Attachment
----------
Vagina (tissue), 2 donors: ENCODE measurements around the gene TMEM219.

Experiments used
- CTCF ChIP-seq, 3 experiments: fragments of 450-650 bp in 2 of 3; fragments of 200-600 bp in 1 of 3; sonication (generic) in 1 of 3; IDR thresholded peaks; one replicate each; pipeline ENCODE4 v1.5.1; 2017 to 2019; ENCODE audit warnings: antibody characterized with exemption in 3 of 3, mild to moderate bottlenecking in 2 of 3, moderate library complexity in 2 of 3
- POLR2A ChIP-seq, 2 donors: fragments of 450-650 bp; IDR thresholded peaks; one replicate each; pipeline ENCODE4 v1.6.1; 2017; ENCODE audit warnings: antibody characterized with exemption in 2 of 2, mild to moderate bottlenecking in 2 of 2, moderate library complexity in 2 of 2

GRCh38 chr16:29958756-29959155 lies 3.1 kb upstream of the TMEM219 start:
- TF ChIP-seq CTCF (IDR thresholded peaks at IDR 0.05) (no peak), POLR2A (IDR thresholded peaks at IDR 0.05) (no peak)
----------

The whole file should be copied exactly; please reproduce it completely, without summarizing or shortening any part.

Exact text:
Vagina (tissue), 2 donors: ENCODE measurements around the gene TMEM219.

Experiments used
- CTCF ChIP-seq, 3 experiments: fragments of 450-650 bp in 2 of 3; fragments of 200-600 bp in 1 of 3; sonication (generic) in 1 of 3; IDR thresholded peaks; one replicate each; pipeline ENCODE4 v1.5.1; 2017 to 2019; ENCODE audit warnings: antibody characterized with exemption in 3 of 3, mild to moderate bottlenecking in 2 of 3, moderate library complexity in 2 of 3
- POLR2A ChIP-seq, 2 donors: fragments of 450-650 bp; IDR thresholded peaks; one replicate each; pipeline ENCODE4 v1.6.1; 2017; ENCODE audit warnings: antibody characterized with exemption in 2 of 2, mild to moderate bottlenecking in 2 of 2, moderate library complexity in 2 of 2

GRCh38 chr16:29958756-29959155 lies 3.1 kb upstream of the TMEM219 start:
- TF ChIP-seq CTCF (IDR thresholded peaks at IDR 0.05) (no peak), POLR2A (IDR thresholded peaks at IDR 0.05) (no peak)